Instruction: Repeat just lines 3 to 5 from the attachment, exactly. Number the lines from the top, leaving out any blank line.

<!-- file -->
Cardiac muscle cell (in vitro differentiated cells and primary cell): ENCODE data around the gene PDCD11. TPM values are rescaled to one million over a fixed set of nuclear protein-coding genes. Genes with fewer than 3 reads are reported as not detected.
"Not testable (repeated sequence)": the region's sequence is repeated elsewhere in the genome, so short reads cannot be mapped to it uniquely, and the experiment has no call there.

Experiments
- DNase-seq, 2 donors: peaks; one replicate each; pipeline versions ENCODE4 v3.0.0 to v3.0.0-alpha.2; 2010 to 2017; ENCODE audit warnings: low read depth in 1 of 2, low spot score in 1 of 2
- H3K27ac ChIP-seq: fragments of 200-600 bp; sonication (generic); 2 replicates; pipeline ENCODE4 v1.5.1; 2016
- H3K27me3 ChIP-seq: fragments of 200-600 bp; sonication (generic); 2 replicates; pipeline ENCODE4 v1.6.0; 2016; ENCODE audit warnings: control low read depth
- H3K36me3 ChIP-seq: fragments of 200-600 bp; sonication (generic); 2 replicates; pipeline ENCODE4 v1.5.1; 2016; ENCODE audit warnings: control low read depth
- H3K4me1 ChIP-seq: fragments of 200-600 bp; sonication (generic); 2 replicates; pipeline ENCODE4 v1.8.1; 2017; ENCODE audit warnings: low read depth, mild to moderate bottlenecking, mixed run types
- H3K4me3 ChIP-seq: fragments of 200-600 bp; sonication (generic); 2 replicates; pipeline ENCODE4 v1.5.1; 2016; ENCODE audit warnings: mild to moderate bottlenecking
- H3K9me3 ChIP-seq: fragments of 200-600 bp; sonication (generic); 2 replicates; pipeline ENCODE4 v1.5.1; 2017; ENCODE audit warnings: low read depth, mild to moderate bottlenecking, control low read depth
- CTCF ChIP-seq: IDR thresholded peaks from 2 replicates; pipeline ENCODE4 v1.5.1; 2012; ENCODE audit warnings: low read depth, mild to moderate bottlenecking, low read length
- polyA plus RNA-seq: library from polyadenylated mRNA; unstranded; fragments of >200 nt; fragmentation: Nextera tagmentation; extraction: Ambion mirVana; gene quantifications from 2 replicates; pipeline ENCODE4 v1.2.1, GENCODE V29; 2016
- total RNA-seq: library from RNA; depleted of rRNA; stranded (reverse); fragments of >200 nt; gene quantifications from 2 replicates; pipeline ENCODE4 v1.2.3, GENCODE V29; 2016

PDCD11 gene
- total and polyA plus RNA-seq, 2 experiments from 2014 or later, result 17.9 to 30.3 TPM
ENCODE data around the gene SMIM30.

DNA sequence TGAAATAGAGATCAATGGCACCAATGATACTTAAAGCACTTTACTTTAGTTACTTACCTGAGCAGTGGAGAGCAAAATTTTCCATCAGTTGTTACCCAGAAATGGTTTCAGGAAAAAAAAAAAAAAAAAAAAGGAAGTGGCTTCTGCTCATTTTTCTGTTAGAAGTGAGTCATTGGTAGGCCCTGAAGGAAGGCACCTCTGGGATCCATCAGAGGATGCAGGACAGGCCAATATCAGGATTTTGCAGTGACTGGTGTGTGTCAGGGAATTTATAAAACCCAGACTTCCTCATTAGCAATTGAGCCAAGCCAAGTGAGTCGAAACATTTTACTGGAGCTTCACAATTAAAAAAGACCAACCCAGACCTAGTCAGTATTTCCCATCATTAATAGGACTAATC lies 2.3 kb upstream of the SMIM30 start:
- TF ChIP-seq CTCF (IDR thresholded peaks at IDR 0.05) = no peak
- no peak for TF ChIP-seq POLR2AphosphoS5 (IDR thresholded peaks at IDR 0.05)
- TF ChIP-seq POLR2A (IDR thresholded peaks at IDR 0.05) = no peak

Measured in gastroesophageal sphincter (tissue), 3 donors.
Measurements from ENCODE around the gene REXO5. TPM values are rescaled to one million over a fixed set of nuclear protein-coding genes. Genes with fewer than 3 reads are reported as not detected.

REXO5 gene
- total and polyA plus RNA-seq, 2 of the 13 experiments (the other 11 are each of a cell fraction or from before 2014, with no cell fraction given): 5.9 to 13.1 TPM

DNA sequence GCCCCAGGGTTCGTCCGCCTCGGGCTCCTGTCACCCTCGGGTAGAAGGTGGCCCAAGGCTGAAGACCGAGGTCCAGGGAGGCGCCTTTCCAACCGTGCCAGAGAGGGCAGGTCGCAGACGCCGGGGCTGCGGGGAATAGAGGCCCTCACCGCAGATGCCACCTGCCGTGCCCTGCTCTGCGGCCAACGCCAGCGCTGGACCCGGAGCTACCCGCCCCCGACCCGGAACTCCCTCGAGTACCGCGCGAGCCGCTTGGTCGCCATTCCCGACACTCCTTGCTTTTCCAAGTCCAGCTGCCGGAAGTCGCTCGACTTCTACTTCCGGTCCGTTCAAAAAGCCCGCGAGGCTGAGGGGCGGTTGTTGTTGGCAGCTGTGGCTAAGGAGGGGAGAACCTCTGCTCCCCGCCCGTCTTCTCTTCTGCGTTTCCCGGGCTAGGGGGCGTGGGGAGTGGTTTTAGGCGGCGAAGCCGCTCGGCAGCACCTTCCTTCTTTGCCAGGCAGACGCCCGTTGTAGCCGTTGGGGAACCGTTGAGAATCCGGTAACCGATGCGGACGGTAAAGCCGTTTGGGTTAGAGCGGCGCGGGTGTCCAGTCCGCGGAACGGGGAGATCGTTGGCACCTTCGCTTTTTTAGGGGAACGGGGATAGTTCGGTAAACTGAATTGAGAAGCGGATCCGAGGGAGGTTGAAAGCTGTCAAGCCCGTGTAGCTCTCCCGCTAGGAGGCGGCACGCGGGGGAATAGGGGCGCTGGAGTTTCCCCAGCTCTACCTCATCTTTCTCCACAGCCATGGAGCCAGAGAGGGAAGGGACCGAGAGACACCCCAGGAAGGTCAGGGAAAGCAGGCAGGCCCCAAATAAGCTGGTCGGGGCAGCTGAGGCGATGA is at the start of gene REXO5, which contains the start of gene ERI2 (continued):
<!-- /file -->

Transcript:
Experiments
- DNase-seq, 2 donors: peaks; one replicate each; pipeline versions ENCODE4 v3.0.0 to v3.0.0-alpha.2; 2010 to 2017; ENCODE audit warnings: low read depth in 1 of 2, low spot score in 1 of 2
- H3K27ac ChIP-seq: fragments of 200-600 bp; sonication (generic); 2 replicates; pipeline ENCODE4 v1.5.1; 2016